King County Envirothon Team Places Second at State

Eleven high school teams from across Washington State met in Longbranch, WA on May 25 to compete in the Washington State Envirothon and demonstrate their knowledge of environmental science. Hosted by Pierce Conservation District, this year marked the return to a full two-day event.

Envirothon is a unique opportunity for high school students to gain problem-solving, public speaking, critical thinking, and leadership skills, all while learning more about conservation and environmental topics and careers. At the State competition, teams worked their way through four different testing stations: wildlife, forestry, aquatic ecology, and soils and land use. At these stations, teams worked together to complete challenges such as identifying animal skulls, measuring the height of trees, evaluating water quality from a sample of macroinvertebrates, or determining the texture of a soil sample.

In addition to demonstrating their technical skills and knowledge, teams prepared a 10-minute presentation based on the 2023 current issue, Adapting to A Changing Climate. Teams were given information about a fictional coastal town and asked to present on potential impacts of climate change on the various communities and industries. They were then asked to suggest ways that the town could mitigate or adapt to the effects of climate change. During the competition, teams delivered their presentation and proposed solutions in front of a panel of judges in the natural resource field.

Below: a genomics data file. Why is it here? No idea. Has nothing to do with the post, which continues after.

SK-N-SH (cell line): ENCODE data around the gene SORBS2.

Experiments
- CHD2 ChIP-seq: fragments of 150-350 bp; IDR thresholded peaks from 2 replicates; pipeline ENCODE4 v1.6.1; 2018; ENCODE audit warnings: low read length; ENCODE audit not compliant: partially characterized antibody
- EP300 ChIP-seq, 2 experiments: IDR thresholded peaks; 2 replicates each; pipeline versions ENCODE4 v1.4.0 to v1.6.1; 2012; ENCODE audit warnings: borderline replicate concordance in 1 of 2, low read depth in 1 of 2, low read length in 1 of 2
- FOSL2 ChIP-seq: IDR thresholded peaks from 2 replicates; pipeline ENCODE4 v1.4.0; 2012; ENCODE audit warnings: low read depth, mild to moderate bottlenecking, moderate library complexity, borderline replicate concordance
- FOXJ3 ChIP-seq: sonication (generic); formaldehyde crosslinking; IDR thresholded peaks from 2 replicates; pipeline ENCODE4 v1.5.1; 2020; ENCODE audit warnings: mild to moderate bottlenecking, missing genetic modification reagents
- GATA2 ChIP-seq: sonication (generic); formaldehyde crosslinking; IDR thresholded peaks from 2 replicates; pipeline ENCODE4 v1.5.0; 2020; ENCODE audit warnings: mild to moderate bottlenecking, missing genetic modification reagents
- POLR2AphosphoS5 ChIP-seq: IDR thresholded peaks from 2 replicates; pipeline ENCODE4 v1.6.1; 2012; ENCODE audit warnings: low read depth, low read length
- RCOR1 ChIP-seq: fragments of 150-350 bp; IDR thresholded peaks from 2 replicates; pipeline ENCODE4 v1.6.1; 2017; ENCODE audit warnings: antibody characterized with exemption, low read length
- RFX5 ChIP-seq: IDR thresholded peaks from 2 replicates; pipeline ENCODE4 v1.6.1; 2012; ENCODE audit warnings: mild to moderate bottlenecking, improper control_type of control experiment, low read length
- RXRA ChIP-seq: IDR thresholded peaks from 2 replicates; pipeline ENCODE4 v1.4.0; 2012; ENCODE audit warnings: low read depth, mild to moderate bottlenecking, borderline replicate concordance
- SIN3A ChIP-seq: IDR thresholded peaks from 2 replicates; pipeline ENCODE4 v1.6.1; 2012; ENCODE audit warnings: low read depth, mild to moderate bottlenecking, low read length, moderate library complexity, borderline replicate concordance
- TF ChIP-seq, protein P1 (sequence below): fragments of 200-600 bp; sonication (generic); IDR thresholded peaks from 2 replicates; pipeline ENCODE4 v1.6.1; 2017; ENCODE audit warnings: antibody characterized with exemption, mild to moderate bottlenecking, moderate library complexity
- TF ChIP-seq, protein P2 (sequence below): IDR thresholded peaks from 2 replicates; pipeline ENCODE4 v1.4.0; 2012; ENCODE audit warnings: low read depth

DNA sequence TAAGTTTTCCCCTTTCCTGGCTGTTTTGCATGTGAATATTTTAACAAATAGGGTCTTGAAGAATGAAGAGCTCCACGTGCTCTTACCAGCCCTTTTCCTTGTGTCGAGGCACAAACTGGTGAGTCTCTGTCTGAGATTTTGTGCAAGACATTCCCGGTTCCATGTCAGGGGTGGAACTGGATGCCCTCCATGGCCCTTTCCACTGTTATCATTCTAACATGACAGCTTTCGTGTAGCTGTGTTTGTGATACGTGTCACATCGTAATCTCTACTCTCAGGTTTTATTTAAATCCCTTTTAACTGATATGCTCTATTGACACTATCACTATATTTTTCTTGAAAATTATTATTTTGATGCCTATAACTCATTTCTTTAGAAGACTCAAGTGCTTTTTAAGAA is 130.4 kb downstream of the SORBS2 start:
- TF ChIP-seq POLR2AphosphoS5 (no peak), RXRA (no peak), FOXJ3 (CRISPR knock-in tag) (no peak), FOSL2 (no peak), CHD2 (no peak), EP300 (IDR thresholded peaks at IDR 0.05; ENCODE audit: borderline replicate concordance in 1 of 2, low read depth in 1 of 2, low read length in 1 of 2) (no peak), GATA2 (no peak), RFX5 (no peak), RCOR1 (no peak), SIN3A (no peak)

This year’s state competition was held at a beautiful camp on the Key Peninsula.  When the students weren’t competing, they explored the forest and beach, toasted marshmallows over the campfire, and got to know their fellow competitors. After the competition, students discussed their favorite parts of the event.  “I love the fact that you get to connect with so many different peers,” said a student from the Center for Agriculture, Science, and Environmental Education (CASEE) in Clark County.  Many students echoed this sentiment, as well as enjoying the chance to get out in nature. “When I walk through a forest now, I feel so much more informed and aware of what’s happening around me,” said a student from Walla Walla High School. We hope that these positive experiences will inspire our participants, and that someday they will use the skills they learned for careers in conservation.

Walla Walla High School placed first and will represent Washington State at the North American Envirothon in New Brunswick this July. Tesla STEM High School, representing King County, placed second overall, with the highest score in the presentation category. Congratulations, teams, for all your hard work!

First Place: Walla Walla High School

Second Place: Tesla STEM High School


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